A global study of 15, 277 consumers across 17 countries, including the UK, US, Spain, Germany, France, India, China and more has found that, regardless of when lockdowns are lifted they plan a slow return to the high street and all other public places. They also suggest that they are going to be very cautious about how they spend their money.
According to Global Webindex, almost half of consumers quizzed globally say they will not return to shops “for some time” or “for a long time”. This rises to nearly 60% for large outdoor venues, such as sports stadiums, music festivals, and climbs still higher to two thirds for large indoor venues like cinemas, concert halls, sports arenas.
Globally, only 6% say they will return immediately to large outdoor venues, and only 4% anticipate an immediate return to indoor ones. The figures for shops are slightly higher, but even then it’s only 9% who expect an immediate return to normality.
Expectations around returning to shops are fairly consistent by age, income and gender. Elsewhere, demographic variations can be stronger; boomers and the higher income group are the most likely to say they will delay returning to large outdoor or indoor venues.
While catching COVID-19 is one of the key retardants to renewing shopping and other commercial activities, the study also finds that many shoppers are worried about their personal finances as a result of the pandemic, as well as the general state of their domestic economies.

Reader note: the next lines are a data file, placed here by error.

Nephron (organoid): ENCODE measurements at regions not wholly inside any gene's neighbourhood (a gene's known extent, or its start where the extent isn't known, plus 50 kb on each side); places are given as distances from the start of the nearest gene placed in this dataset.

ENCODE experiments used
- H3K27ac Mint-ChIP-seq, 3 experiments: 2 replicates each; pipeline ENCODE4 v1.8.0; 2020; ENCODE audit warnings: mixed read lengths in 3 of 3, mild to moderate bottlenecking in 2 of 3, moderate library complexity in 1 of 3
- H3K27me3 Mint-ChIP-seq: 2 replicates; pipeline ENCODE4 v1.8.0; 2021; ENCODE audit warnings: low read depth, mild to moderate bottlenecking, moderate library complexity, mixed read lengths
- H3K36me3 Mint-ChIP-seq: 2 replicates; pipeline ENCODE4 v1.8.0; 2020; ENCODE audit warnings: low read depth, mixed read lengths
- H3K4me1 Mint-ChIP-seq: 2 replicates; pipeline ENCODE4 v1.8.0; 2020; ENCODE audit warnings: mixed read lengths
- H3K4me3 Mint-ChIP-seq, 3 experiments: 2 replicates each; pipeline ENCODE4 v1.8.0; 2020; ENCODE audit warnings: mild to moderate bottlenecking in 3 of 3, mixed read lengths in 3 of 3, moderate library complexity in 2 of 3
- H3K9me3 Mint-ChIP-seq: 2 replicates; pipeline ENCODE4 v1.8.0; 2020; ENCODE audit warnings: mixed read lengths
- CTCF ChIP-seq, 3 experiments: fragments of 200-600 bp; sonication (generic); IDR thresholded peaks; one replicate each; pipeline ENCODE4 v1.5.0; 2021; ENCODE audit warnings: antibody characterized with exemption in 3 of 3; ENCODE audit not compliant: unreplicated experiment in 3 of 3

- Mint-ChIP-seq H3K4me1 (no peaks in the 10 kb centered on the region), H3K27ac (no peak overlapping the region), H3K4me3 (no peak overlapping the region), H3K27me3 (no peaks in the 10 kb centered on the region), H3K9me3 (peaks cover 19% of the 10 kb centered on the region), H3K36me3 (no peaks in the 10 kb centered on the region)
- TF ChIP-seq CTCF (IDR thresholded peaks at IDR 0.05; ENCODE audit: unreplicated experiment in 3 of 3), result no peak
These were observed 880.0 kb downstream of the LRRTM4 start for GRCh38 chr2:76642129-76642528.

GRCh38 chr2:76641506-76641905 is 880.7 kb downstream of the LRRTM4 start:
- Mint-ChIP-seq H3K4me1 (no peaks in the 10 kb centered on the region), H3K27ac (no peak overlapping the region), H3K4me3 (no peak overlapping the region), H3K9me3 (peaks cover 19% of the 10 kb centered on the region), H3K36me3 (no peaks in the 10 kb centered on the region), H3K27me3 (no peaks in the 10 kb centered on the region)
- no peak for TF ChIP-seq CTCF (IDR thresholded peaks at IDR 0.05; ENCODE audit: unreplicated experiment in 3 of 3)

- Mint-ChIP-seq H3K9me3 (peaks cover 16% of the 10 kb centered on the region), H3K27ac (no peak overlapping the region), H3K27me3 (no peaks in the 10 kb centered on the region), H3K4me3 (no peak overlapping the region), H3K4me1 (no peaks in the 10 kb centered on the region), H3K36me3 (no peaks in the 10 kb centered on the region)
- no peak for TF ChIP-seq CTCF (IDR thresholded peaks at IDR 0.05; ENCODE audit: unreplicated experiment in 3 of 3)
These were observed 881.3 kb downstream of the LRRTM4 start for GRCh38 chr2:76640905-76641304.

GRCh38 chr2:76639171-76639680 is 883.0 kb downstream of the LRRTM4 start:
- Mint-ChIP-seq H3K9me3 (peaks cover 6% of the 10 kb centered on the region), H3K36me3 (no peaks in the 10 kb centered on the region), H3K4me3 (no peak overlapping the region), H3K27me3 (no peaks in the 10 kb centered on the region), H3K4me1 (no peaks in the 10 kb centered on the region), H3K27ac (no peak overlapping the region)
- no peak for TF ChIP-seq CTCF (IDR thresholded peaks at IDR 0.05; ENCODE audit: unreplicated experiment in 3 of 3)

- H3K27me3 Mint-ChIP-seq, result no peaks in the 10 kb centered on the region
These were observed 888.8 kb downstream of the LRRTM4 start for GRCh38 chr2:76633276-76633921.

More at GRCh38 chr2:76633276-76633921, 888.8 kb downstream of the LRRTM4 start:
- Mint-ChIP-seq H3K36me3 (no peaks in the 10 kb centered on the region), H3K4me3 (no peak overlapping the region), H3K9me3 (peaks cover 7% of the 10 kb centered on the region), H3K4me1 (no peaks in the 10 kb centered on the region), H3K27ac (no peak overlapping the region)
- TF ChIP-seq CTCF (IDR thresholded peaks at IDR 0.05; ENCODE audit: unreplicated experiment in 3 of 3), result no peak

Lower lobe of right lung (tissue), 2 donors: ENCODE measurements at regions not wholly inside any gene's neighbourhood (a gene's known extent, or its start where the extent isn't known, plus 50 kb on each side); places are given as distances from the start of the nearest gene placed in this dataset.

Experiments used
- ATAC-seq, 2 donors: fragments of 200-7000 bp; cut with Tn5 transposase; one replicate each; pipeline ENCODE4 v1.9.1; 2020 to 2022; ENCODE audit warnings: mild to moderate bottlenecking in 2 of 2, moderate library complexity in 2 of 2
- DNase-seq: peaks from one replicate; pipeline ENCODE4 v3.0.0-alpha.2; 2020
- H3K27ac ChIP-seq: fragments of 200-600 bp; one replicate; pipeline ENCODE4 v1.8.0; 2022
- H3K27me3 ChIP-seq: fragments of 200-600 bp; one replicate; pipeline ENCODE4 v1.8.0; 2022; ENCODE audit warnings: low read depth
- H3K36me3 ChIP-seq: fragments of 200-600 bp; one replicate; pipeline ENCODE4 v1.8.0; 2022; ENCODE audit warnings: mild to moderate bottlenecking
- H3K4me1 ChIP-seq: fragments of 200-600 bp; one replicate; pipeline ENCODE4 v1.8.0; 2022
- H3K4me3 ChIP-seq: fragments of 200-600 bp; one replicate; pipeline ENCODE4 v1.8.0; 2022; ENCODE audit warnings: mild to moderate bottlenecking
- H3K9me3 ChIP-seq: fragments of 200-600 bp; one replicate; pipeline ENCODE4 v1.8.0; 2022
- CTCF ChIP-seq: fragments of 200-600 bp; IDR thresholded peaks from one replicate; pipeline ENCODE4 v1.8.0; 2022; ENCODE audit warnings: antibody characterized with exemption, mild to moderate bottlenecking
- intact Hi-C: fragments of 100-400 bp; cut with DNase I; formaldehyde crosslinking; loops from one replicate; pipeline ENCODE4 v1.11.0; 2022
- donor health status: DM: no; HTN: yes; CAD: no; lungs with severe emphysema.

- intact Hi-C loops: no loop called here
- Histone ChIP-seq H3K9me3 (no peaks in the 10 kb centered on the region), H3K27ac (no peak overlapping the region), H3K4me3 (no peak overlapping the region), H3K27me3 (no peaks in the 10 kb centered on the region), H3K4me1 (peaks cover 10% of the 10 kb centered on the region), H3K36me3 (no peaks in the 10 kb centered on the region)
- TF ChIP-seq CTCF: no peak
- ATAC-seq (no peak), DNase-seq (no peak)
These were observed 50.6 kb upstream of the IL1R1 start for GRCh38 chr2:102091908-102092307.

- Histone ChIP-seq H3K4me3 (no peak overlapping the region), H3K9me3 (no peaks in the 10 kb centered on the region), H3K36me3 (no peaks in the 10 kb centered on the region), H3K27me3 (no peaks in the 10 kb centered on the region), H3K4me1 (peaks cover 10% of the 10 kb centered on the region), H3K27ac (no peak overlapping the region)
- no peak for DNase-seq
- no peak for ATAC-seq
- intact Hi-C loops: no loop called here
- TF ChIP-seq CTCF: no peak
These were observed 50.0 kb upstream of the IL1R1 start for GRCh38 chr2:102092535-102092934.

While the number worried personally is less than 50% in most countries, the figures are creeping up in most markets, with particularly notably jumps in Brazil and South Africa – two of the markets which are least optimistic about overcoming their national situations.
By country, figures for expecting a big or dramatic impact on personal finances can vary from as low as 25% in Germany to as high as 86% in the Philippines. The US and UK have both seen little change in their figures across waves 1, 2, and 3; this suggests that, despite the deterioration of circumstances in both places, consumers remain convinced that they will be able to weather the storm.
In almost all countries, the study finds that levels of concern about the global situation are higher than those seen for the national picture.
China continues to record one of the biggest gaps (35 points), but it is now followed very closely by New Zealand (28 points). The latter’s recent announcement that it has effectively eliminated the spread of transmission is likely to be a big driver here.
Australia and Germany also record larger than average gaps – with Germany’s concern about its national situation having dropped 9-points since wave 2, a reflection of the country’s perceived success in tackling the crisis)
When asked if they are optimistic about their country overcoming the outbreak, results are strikingly different. China once again remains exceptional, with almost everyone feeling positive (93% in waves 1 and 2, vs 92% in wave 3). It’s also one of the only places where no movement in the figures over the last month.
In contrast, we’ve seen sustained and in some cases substantial increases in optimism in Australia, Germany, and South Africa. Conversely, we’ve seen consistent drops in optimism in France, Italy, Singapore and – most notably – Spain.
If consumers remain largely optimistic about their own personal finances, this mindset is completely reversed when it comes to the outlook for the national economy. China, Germany, and the US are the only places among the 17 countries surveyed where fewer than 90% expect a big or dramatic impact nationally.
New Zealand records the biggest disparity in terms of the expected personal vs national impact: in that market, 34% expect a hit personally but 93% are bracing themselves for a national impact – giving a gap of 59 points. Nevertheless, the figure passes 50 points in Australia, Canada, France, Germany, Ireland, Italy, the UK and the US.